An estuary is a enclosed coastal body of brackish water with one or more rivers or streams flowing into it, with a free connection to the open sea. Estuaries form a transition zone between river environments and maritime environments known as ecotone. Estuaries are subject both to marine influences such as tides and the influx of saline water and to riverine influences such as flows of freshwater and sediment; the mixing of seawater and freshwater provides high levels of nutrients both in the water column and in sediment, making estuaries among the most productive natural habitats in the world. Most existing estuaries formed during the Holocene epoch with the flooding of river-eroded or glacially scoured valleys when the sea level began to rise about 10,000–12,000 years ago. Estuaries are classified according to their geomorphological features or to water-circulation patterns, they can have many different names, such as bays, lagoons, inlets, or sounds, although some of these water bodies do not meet the above definition of an estuary and could be saline.

Many estuaries suffer degeneration from a variety of factors including soil erosion, overgrazing and the filling of wetlands. Eutrophication may lead to excessive nutrients from animal wastes; the word "estuary" is derived from the Latin word aestuarium meaning tidal inlet of the sea, which in itself is derived from the term aestus, meaning tide. There have been many definitions proposed to describe an estuary; the most accepted definition is: "a semi-enclosed coastal body of water, which has a free connection with the open sea, within which seawater is measurably diluted with freshwater derived from land drainage". However, this definition excludes a number of coastal water bodies such as coastal lagoons and brackish seas. A more comprehensive definition of an estuary is "a semi-enclosed body of water connected to the sea as far as the tidal limit or the salt intrusion limit and receiving freshwater runoff; this broad definition includes fjords, river mouths, tidal creeks. An estuary is a dynamic ecosystem having a connection to the open sea through which the sea water enters with the rhythm of the tides.

The seawater entering the estuary streams. The pattern of dilution varies between different estuaries and depends on the volume of freshwater, the tidal range, the extent of evaporation of the water in the estuary. Drowned river valleys are known as coastal plain estuaries. In places where the sea level is rising relative to the land, sea water progressively penetrates into river valleys and the topography of the estuary remains similar to that of a river valley; this is the most common type of estuary in temperate climates. Well-studied estuaries include the Severn Estuary in the United Kingdom and the Ems Dollard along the Dutch-German border; the width-to-depth ratio of these estuaries is large, appearing wedge-shaped in the inner part and broadening and deepening seaward. Water depths exceed 30 m. Examples of this type of estuary in the U. S. are the Hudson River, Chesapeake Bay, Delaware Bay along the Mid-Atlantic coast, Galveston Bay and Tampa Bay along the Gulf Coast. Bar-built estuaries are found in a place where the deposition of sediment has kept pace with rising sea levels so that the estuaries are shallow and separated from the sea by sand spits or barrier islands.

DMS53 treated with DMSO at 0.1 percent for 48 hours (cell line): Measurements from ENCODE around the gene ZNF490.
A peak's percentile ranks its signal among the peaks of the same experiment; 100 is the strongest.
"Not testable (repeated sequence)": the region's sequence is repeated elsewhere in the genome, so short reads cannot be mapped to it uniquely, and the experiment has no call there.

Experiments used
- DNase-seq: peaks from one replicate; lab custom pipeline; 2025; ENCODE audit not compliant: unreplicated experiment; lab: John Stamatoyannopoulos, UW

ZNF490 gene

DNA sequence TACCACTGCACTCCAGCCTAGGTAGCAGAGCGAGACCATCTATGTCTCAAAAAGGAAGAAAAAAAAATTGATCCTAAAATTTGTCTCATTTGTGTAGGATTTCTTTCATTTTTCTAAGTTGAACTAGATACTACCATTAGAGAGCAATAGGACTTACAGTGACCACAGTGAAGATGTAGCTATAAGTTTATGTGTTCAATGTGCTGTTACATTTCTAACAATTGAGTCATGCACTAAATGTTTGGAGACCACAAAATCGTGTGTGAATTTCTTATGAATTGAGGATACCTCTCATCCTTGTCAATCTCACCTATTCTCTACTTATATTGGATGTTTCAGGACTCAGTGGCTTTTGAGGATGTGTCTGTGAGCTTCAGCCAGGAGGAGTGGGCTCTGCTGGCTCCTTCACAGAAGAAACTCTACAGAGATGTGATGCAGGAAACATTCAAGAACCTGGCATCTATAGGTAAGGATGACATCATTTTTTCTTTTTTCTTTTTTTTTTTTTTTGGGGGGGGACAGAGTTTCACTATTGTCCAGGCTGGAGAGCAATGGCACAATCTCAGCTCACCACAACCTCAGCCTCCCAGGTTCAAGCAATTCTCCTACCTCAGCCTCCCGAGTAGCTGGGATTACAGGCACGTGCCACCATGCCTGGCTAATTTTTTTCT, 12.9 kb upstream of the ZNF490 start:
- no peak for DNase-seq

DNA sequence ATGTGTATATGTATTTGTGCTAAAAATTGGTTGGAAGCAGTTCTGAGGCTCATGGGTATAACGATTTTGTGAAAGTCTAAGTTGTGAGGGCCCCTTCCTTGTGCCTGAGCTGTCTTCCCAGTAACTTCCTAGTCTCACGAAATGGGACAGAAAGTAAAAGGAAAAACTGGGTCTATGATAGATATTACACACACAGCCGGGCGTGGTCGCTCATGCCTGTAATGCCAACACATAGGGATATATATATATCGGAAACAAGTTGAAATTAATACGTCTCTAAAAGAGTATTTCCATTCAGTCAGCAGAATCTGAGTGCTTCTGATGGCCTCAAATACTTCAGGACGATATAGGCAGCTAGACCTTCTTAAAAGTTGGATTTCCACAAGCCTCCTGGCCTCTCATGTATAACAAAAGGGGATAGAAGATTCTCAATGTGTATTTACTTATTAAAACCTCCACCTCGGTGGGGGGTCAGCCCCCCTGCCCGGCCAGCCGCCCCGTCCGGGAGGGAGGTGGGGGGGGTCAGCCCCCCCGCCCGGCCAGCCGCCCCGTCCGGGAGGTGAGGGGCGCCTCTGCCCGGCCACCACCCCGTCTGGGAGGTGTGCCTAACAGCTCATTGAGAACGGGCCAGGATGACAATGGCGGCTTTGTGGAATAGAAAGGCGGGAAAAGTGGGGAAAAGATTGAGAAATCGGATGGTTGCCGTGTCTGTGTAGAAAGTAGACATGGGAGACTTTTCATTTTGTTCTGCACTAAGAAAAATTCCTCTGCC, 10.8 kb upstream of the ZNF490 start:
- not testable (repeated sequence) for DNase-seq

They are common in tropical and subtropical locations. These estuaries are semi-isolated from ocean waters by barrier beaches. Formation of barrier beaches encloses the estuary, with only narrow inlets allowing contact with the ocean waters. Bar-built estuaries develop on sloping plains located along tectonically stable edges of continents and marginal sea coasts, they are extensive along the Atlantic and Gulf coasts of the U. S. in areas with active coastal deposition of sediments and where tidal ranges are less than 4 m. The barrier beaches that enclose bar-built estuaries have been developed in several ways: building up of offshore bars by wave action, in which sand from the seafloor is deposited in elongated bars parallel to the shoreline, reworking of sediment discharge from rivers by a wave and wind action into beaches, overwash flats, dunes, engulfment of mainland beach ridges due to sea-level rise and resulting in the breaching of the ridges and flooding of the coastal lowlands, forming shallow lagoons, elongation of barrier spits from the erosion of headlands due to the action of longshore currents, with the spits growing in the direction of the littoral drift.

Fjords were formed where Pleistocene glaciers deepened and widened existing river valleys so that they become U-shaped in cross-sections. At their mouths there are rocks, bars or sills of glacial deposits, which have the effects of modifying the estuarine circulation. Fjord-type estuaries are formed in eroded valleys formed by glaciers; these U-shaped estuaries have steep sides, rock bottoms, underwater sills contoured by glacial movement. The estuary is shallowest at its mouth, where terminal glacial moraines or rock bars form sills that restrict water flow. In the upper reaches of the estuary, the depth can exceed 300 m